Wednesday, 22 March 2017

Bull, David Elliott

What is it with you mortals? 
You just can't seem to learn: 
If you play with fire, babies, 
You're gonna get burned
Much like Lin-Manuel Miranda did in Hamilton, the New York Times best-selling author David Elliott turns a classic on its head in form and approach, updating the timeless story of Theseus and the Minotaur for a new generation. A rough, rowdy, and darkly comedic young adult retelling in verse, Bull will have readers reevaluating one of mythology's most infamous monsters.
* * * *
4 / 5 

Bull was a wild ride. I am not an expert in the story of the Minotaur, so I went into this virtually blind and was rewarded with a hilarious, witty, and surprisingly sorrowful tale. Does Elliott do the original justice? I have no idea. What I do know is that I had fun. 

So this Minos
This "king" 
This two-faced 
The guy's all ego. 

Bull is guilty of the same crime that I bash Rick Riordan for: making a mockery of and not doing justice to divine figures. The difference here is that Elliot's characterisation is actually hilarious and not just cringey. I'm also reasonably sure it is satire, but to be honest I'm not really sure. Poseidon's first line, and indeed the first novel of the book, is "Whaddup, bitches?", which really sets the tone; Bull is not a delicate book, this is not a Mary Renault retelling but a humorous, often crass, and sassy version with a good dose of modern upholstering (language-wise, not setting). This is not to say that Bull is unsophisticated. There are lots of little homages to Homer,  the poetry is reasonably fluid and has fairly decent rhyme, but I'm not a poetry critic.

She calls her calf Asterion. Asterion. Asterion. 
That's my name - Asterion.
I'm Ruler of the Stars  
Bull is split into different "books" each book is told by a variety of people: Poseidon, Daedalus, Pasiphae, Minos, Ariadne, and Theseus who each have their own unique voice. At the end of the book the author discusses the choice of form for each character, which was quite interesting to read about. For example, Daedalus has fairly standard quartets because he is a simple, straightforward engineer.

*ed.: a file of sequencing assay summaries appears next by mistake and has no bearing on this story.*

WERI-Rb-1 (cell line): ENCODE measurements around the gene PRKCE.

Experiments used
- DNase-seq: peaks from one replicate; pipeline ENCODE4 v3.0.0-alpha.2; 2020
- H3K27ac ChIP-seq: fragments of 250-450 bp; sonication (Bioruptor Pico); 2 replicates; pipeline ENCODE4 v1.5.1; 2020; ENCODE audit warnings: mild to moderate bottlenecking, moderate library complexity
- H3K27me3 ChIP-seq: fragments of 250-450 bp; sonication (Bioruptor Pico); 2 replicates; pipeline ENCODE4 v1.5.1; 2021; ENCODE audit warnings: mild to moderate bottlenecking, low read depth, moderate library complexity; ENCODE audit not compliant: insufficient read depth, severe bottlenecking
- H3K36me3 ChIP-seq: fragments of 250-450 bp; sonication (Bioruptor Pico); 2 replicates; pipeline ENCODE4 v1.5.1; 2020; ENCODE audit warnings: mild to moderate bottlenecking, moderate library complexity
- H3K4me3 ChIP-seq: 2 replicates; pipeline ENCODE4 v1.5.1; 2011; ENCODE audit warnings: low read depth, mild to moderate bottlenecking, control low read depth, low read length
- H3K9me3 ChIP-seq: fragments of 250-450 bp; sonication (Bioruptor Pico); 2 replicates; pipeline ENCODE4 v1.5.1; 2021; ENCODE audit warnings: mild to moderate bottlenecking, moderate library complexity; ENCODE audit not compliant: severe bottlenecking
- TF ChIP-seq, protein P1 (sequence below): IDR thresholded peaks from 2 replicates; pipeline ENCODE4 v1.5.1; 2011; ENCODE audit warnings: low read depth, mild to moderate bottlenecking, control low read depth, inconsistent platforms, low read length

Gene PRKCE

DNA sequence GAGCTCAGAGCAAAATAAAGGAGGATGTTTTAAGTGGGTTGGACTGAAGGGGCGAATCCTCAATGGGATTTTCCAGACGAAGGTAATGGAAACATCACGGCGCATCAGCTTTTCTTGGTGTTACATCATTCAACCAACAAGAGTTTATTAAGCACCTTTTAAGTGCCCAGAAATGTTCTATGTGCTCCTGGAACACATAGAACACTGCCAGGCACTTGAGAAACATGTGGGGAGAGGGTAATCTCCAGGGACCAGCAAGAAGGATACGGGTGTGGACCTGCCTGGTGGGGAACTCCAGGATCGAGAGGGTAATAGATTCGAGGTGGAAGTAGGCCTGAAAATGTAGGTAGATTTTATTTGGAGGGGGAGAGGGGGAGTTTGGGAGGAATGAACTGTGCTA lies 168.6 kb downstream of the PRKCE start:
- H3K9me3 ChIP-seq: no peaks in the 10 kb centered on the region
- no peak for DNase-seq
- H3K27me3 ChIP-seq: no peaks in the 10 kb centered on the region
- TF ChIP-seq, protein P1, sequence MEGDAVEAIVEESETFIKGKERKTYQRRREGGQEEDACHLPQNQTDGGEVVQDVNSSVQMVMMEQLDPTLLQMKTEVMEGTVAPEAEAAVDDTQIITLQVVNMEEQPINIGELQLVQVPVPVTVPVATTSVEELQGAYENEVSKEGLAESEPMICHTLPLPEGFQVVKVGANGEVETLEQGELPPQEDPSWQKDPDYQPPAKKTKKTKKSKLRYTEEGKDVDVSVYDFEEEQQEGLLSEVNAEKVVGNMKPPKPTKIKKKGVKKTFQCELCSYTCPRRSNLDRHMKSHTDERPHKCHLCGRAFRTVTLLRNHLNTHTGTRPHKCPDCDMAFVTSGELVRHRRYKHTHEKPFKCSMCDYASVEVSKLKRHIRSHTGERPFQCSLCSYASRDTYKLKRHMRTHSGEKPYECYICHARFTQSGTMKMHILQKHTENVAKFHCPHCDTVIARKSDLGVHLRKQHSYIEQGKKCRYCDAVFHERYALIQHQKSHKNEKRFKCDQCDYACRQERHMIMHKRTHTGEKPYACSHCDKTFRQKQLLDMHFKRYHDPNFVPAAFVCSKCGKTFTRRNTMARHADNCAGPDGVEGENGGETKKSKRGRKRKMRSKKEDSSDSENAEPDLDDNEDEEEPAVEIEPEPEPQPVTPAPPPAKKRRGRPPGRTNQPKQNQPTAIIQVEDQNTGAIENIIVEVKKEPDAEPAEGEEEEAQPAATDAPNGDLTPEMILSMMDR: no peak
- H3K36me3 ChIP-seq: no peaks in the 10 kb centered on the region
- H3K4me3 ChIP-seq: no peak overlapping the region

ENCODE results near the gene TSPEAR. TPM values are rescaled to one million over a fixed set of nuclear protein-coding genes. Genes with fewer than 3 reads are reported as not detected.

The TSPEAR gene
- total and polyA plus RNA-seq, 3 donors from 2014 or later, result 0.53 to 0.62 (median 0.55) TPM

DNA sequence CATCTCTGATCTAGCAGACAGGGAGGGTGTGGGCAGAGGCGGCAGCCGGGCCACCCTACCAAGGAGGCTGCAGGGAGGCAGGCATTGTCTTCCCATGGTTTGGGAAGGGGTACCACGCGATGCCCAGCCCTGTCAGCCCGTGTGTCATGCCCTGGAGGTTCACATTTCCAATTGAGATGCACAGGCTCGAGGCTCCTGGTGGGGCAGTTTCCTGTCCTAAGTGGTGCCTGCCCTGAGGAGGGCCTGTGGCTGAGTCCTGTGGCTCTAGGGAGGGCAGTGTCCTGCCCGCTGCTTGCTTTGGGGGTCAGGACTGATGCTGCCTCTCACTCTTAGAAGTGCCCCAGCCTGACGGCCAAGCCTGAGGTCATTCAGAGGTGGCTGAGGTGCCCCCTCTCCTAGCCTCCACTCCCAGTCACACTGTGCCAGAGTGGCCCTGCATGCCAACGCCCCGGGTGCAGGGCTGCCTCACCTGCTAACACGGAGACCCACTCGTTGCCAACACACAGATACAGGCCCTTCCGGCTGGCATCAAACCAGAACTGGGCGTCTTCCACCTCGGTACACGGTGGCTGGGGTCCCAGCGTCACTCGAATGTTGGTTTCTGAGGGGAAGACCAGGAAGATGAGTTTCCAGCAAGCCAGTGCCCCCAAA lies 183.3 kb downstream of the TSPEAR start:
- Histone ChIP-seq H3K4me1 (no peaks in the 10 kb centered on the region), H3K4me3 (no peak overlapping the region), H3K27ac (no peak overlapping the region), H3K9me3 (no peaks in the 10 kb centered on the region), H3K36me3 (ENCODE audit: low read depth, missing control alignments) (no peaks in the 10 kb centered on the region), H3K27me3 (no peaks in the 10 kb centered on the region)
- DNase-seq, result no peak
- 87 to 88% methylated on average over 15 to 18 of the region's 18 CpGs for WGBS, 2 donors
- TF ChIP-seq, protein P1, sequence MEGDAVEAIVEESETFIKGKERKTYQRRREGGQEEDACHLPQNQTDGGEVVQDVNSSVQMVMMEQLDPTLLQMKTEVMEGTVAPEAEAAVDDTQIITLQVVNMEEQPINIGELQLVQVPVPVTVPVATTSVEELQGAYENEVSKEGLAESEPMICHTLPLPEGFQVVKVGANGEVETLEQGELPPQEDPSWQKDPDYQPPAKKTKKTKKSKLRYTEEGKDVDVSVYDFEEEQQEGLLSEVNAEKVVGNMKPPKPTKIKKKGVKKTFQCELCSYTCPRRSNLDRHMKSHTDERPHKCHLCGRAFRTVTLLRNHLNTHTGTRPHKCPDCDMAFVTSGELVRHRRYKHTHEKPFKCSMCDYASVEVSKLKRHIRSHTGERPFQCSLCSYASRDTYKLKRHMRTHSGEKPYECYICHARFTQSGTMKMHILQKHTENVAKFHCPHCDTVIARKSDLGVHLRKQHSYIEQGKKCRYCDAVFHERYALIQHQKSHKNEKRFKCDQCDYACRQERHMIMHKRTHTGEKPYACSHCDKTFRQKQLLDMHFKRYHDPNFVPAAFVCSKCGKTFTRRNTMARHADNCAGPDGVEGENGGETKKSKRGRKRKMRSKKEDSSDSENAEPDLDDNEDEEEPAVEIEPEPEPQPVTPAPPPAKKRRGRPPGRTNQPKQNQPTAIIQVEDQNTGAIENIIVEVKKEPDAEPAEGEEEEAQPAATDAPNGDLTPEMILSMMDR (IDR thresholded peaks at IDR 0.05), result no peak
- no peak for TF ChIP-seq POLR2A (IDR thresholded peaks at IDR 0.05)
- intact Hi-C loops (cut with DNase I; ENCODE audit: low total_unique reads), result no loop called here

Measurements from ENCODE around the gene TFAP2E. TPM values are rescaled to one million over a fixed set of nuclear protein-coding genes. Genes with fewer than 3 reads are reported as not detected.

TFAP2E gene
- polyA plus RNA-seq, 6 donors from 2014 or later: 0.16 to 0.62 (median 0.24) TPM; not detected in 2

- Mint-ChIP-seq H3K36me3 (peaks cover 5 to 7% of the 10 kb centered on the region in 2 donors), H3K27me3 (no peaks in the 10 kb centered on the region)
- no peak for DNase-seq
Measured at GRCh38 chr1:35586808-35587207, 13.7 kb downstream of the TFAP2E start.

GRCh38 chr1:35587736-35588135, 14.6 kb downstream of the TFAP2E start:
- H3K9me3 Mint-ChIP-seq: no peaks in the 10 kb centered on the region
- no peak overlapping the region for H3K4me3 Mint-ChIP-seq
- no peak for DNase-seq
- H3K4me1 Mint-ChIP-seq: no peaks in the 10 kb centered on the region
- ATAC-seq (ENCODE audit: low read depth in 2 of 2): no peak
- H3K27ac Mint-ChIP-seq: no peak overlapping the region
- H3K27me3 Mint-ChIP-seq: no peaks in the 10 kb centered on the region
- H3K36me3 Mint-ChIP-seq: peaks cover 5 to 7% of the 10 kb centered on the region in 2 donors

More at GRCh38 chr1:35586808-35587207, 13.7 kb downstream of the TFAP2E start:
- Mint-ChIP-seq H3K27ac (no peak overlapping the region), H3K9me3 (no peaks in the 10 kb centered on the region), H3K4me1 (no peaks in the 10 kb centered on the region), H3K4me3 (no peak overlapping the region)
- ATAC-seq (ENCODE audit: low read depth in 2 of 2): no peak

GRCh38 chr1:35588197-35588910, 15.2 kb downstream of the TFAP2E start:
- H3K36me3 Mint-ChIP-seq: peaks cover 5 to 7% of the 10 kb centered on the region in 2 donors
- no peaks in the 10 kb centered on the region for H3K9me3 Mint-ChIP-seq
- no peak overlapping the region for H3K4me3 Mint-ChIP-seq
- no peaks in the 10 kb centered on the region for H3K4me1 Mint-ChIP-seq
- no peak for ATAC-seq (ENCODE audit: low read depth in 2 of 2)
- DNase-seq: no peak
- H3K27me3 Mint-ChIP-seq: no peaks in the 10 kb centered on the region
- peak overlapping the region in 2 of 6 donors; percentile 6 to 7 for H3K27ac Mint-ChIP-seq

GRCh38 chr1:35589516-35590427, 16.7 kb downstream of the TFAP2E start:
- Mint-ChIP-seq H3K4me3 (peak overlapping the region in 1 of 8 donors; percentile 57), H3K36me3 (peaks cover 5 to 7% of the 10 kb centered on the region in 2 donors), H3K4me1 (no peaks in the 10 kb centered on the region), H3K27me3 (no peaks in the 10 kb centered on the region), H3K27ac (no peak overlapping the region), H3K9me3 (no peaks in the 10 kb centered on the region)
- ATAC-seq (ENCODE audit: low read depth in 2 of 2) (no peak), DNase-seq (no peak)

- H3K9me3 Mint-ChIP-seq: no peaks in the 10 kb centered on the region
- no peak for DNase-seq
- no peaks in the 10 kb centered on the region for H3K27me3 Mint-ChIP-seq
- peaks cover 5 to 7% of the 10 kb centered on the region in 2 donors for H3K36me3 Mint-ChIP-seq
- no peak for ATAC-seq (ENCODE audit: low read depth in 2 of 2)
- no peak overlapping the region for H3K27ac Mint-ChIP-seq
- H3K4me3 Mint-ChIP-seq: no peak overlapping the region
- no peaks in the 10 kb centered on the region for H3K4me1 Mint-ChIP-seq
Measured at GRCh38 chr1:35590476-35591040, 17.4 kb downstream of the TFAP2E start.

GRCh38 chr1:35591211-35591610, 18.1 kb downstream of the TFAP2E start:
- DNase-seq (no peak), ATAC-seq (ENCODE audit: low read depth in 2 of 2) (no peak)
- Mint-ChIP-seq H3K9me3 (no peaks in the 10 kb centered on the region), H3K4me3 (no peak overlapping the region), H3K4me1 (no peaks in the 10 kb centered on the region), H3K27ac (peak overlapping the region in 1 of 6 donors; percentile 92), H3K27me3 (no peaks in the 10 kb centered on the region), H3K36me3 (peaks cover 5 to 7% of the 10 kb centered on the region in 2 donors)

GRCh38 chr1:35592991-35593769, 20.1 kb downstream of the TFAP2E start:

Minos says I'm nothing more than Nothing. 
Can Nothing take a form and call it me? 
But Nothing is ever what it seems

My favourite was by far and away Asterion - rather than amusing, Asterion's parts are sad and often beautiful. As the book progresses his verses become more and more broken to reflect his deteriorating mental state, and the pages becomes darker and darker as becomes less man and more minotaur. Ariadne is also a hit with me: she's snarky, bitter, sassy, and her language is not tame, but she's also compassionate and kind. In terms of sheer humour though, Poseidon's narrative definitely takes the grand prize; the book alternates between Poesidon as the overall narrator, and everyone else, so he gets the most page time. His parts are peppered with grave comments and a wagonload of banter.
Mother prefers to take refuge in madness
I don't blame her, I confess:
There's danger in sanity 

There is a lot of adult humour and adult language, such that I wouldn't recommend to under sixteens. There's also a fair amount of misogyny going on, which wasn't exactly my favourite thing ever, but understandable given the story. Other than that, my only real complaint is that it is a touch too long. Mostly, Bull is just a bit of a laugh, but particularly towards the end I get a lot more respect for the poetic decisions that Elliott made. The last dozen or so pages bleed emotion. The key to enjoying this is to be aware of what you are getting when you start; expecting a classic collection of poems is only going to ruin the pleasure you might have gotten out of Bull.

My thanks to Netgalley, the author, and the publisher for an ARC of Bull

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